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U.S. oil drillers cut rigs again as prices inch up

U.S. energy firms this week cut oil rigs for a fifth week in the last six, data showed on Wednesday, a sign drillers were still waiting for higher prices before returning to the well pad.

U.S. energy firms this week cut oil rigs for a fifth week in the last six, data showed on Wednesday, a sign drillers were still waiting for higher prices before returning to the well pad.

Drillers removed three oil rigs in the week ended Dec. 23, bringing the total rig count down to 538, oil services company Baker Hughes Inc said in its closely followed report.

This week drillers removed three oil rigs in the Bakken in North Dakota and Montana and one in the Niobrara in Colorado and Wyoming, while adding five in the Permian in West Texas and eastern New Mexico. The number of rigs in the Eagle Ford in South Texas remained the same.

That decrease brings the total rig count down to about a third of the 1,499 oil rigs operating in same week a year ago.

Since the end of the summer, drillers have cut 134 oil rigs. Last week, they added 17 rigs, the first increase in five weeks.

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Baker Hughes issued the report two days early due to the Christmas holiday.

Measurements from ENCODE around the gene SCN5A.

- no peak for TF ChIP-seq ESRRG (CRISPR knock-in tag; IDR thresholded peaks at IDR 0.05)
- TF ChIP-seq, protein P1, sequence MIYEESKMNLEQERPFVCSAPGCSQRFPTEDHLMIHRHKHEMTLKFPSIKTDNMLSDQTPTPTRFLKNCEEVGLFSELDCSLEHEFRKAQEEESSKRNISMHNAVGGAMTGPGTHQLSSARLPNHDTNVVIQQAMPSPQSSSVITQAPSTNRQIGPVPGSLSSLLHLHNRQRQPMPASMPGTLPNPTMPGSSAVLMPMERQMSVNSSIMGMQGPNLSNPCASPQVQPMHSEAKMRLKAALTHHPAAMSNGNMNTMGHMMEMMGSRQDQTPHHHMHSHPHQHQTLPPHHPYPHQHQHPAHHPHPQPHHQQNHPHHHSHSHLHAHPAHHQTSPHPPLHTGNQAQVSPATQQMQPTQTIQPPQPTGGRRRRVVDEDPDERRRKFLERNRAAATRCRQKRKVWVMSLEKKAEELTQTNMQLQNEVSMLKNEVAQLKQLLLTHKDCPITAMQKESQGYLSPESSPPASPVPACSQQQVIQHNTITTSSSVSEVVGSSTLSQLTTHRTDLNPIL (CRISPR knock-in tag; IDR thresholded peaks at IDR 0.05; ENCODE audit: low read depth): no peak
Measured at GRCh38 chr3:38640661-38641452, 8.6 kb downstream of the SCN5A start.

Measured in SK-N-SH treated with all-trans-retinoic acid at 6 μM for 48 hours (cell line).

Oil prices rose on Wednesday after an unexpected fall in U.S. crude inventories, but remain near multi-year lows. Prices did not budge after the Baker Hughes report.

With oil's 1½-year slide worsening for most of this month, Wall Street's performance has been closely tied to the price of crude, raising some concerns that weakness in the commodity would derail typical year-end strength in stocks.

Benchmark Brent crude rose 3.6 percent to $37.41 a barrel, while U.S. crude prices settled up 3.8 percent at $37.50 a barrel, although trading was thin.U.S. crude inventories fell 5.88 million barrels to 484.78 million barrels last week, the Energy Information Administration said, compared with a forecast rise of 1.4 million barrels.

Beyond the front month contract, U.S. crude futures were trading around $40 a barrel for the rest of 2016 and $44 a barrel for 2017. This could entice some producers to return to drilling later in 2016, traders have said.    

Higher prices encourage drillers to add rigs. The most recent period crude prices were much higher than now was in May and June, when U.S. futures averaged $60 a barrel.

In response to those higher prices, drillers added 47 rigs over the summer.

Natural gas rigs fell by six this week. Overall, the U.S. oil and natural gas rig count fell to a 16-year low.

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The rig count is one of several indicators traders look to when forecasting whether production will rise or fall in the future. Other indicators include productivity gains and the completion of previously drilled wells.

U.S. oil production held at 9.4 million barrels per day in September, the same as August, according to federal energy data.

That, however, is still down from the recent peak of 9.6 million bpd seen in April.

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